Thank you to Los Angeles native, Carrie McCoy for dining with us at Paul Pink’s. Her personal story added greatly to an authentic Hollywood experience, even if we were in Hollywood 90038.


Tuesday, February 21, 2012

New ATM Technology Helps Eliminate Waste, Fraud and Theft



The old outdoor ATM Machines at Kokopelli Federal Credit Union - Click for larger image (http://jamesmcgillis.com)

New ATM Technology

Other than a few ascetics, penitents and abstainers, almost everyone likes money. Even better than hard-earned money, is free money. To get free money, you could win the lottery, but the odds are against you. Robbing an automated teller machine (ATM) has recently become another method of choice. Becoming a bank robber is both risky and illegal. Usually, such actions result in a prison sentence for anyone so foolish as to try.

Regardless of the consequences involved, my two previous articles about ATM robbery continue to be among the most popular on this blog. As the website administrator, I can see which articles receive the most “hits”. Over time, I have watched as individuals Google “ATM Robbery” or “Bank ATM Robbery”. The number of such searches is an indicator of trans-personal economic stress. Whenever the world economy wavers, I see more search phrases that include "bank robbery". With my articles, I hope to discourage, rather than to encourage any plans to rob a bank or ATM.

Deposits to the old ATM required a separate deposit slip and envelope for each transaction - Click for larger image (http://jamesmcgillis.com)In May 2008, I wrote about after-hours break-ins to bank ATM rooms. Poorly armored and alarmed ATM rooms were easy prey for break-in artists. After demolishing a demising wall from an adjoining suite, the robbers might utilize a high-speed plasma torch. With such a torch, it is easy to penetrate the lightly armored back of an ATM. With a combination of luck, skill and criminal intent, robbers could make off with more than $100,000. Better yet, the untraceable twenty-dollar bills come neatly concealed in currency cassettes complete with carrying handles.

Defeating ATM robbery attempts is relatively easy, but often neglected by even the largest banks. A combination of video surveillance, motion alarms and high-decibel alarm-horns would eliminate most such robberies. Still, many strip-center bank branches have ATM security no greater than door locks. Until the banks wake up to their vulnerabilities, I expect a continued increase in ATM break-in robberies.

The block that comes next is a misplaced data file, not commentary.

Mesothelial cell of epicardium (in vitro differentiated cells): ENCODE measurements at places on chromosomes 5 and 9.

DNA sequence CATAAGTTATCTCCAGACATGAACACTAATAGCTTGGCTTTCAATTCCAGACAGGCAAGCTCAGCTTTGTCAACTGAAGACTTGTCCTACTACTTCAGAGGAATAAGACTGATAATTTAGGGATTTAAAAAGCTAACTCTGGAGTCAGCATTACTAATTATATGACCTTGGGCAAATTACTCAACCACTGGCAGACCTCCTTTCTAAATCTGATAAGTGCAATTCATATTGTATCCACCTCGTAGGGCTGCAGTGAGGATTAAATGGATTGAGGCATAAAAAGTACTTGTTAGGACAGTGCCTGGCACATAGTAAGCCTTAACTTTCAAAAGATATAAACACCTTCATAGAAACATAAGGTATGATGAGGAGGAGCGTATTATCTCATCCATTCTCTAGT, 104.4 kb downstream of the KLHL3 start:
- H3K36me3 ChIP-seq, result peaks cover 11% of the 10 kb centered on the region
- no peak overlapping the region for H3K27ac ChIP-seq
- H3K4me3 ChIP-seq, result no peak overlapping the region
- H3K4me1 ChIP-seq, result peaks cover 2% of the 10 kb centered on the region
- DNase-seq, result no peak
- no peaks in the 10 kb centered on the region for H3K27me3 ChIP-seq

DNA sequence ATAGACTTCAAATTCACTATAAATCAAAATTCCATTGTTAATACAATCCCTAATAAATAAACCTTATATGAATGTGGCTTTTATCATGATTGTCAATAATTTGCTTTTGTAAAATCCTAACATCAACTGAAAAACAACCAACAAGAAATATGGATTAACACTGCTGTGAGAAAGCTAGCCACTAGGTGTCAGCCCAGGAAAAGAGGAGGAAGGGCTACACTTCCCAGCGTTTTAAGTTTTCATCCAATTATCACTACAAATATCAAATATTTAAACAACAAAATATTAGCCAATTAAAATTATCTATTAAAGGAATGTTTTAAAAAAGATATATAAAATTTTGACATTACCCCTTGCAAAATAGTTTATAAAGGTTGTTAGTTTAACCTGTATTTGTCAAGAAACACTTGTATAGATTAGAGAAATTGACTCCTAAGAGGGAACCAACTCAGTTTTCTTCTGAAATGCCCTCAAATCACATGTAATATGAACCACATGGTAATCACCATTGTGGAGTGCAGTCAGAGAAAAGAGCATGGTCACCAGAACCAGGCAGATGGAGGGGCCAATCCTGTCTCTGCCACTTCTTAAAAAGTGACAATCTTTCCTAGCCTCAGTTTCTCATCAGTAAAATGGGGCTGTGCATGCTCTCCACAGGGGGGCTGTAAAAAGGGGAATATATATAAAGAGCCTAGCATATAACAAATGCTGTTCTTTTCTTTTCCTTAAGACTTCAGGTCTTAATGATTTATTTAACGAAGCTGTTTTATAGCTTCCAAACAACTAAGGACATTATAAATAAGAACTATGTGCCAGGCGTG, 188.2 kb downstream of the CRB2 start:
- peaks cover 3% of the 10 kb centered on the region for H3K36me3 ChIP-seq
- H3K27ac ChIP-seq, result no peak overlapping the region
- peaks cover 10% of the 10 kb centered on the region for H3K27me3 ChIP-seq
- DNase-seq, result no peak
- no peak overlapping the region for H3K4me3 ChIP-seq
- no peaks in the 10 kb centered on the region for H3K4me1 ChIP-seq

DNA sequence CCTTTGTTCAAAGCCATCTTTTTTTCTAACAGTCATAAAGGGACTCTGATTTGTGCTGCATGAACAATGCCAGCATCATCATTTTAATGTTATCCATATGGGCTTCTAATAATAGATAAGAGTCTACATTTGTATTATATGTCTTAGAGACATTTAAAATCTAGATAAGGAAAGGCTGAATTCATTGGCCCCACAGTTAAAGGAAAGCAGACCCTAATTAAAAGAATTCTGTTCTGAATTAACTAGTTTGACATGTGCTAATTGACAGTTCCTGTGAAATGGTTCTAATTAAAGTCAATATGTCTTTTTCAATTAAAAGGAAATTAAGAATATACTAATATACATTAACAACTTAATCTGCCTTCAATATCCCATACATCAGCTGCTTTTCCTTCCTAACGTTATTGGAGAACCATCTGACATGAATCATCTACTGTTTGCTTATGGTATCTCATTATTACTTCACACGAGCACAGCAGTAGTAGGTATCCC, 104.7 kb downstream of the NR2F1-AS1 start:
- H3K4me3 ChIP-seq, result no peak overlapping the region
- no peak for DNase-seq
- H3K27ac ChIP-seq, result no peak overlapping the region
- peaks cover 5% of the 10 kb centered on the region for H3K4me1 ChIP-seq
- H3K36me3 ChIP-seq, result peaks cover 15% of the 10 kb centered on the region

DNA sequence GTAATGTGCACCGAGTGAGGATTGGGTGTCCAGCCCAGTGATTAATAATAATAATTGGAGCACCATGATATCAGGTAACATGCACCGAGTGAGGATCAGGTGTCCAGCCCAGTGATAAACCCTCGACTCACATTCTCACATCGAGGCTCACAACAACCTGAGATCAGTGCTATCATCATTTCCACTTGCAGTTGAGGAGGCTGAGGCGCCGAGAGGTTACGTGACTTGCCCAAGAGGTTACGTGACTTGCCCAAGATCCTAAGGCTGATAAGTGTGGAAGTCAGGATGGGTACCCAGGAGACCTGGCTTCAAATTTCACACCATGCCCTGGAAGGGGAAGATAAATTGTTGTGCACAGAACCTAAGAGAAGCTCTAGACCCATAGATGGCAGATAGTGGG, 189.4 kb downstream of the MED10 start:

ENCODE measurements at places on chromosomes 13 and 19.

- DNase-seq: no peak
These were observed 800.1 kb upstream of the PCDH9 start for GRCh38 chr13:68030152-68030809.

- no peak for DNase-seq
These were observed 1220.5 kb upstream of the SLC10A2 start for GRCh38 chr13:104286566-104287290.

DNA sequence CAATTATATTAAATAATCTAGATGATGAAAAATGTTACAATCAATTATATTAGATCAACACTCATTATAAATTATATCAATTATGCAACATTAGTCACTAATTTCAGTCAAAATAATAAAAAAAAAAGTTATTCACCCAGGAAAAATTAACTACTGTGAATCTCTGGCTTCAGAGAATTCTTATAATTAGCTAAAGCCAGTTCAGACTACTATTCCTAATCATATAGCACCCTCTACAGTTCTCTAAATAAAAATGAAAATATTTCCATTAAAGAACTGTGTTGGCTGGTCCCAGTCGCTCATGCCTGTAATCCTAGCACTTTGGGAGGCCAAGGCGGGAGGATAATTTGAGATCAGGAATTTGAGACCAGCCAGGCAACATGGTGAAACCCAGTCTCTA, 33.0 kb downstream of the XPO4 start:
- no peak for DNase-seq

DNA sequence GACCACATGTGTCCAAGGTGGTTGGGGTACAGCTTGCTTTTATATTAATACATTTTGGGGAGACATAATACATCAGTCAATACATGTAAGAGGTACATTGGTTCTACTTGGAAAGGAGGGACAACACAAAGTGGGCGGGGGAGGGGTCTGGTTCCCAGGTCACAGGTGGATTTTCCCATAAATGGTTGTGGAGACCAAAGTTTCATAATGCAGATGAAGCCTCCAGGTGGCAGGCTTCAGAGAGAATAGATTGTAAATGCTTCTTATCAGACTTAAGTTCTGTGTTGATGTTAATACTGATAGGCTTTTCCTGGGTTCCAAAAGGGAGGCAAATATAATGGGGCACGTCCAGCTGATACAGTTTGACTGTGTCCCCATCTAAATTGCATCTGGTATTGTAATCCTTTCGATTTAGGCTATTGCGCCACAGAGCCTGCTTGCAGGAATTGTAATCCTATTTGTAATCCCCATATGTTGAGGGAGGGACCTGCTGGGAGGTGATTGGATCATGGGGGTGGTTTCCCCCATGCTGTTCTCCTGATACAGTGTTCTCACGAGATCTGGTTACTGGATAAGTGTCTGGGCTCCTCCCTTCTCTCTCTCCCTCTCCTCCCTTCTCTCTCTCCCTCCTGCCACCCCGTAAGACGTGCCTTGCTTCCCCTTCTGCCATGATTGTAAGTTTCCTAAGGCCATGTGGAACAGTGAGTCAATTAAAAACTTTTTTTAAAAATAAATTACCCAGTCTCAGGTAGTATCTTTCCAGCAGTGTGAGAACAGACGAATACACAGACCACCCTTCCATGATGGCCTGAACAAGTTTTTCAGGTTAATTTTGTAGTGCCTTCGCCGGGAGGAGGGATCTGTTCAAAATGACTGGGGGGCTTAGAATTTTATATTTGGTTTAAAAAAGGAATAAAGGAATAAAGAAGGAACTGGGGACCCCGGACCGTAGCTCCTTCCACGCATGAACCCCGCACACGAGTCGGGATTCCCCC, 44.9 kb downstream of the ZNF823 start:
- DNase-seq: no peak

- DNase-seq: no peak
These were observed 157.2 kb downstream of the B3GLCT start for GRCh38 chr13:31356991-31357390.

Ancient Spirit Kokopelli removing the old Automated Teller Machine (ATM) - Click for larger image (http://jamesmcgillis.com)In December 2011, I wrote about a new, more brazen ATM robbery. That month, in Laguna Hills, California, a local Chase Bank branch had an outdoor ATM disappear overnight. Using a large truck, robbers rammed the building, dislocating the ATM from its moorings. Using a truck-mounted winch, the robbers grappled the ATM and hauled it away. In only a few minutes, the thieves absconded with the ATM, leaving a gaping hole in the wall of the building. As of this writing, the Chase Bank Laguna Hills robbers remain at large.

There is an easy solution to the ATM-snatch-robbery phenomenon. All outdoor ATMs should have concrete filled steel bollards installed to prevent ramming by heavy equipment. A recent visit to Kokopelli Federal Credit Union (KFCU) showed no such barriers installed. Beyond exposure to “smash and grab” robbers, the lack of barriers leaves customers exposed to errant drivers. Only when enough banks settle liability lawsuits from injured customers or incur sufficient losses from outright ATM theft, will the situation change.

Installation of the new ATM, prior to mounting the fascia - Click for larger image (http://jamesmcgillis.com)During a recent visit to KFCU, the ancient spirit Kokopelli was correcting their ATM problems. Seemingly everywhere at once, Kokopelli oversaw the installation of both crash barriers and a new Diebold ATM security. Although busy removing an old ATM at the time, Kokopelli stopped to show me the differences between old and new ATM technology.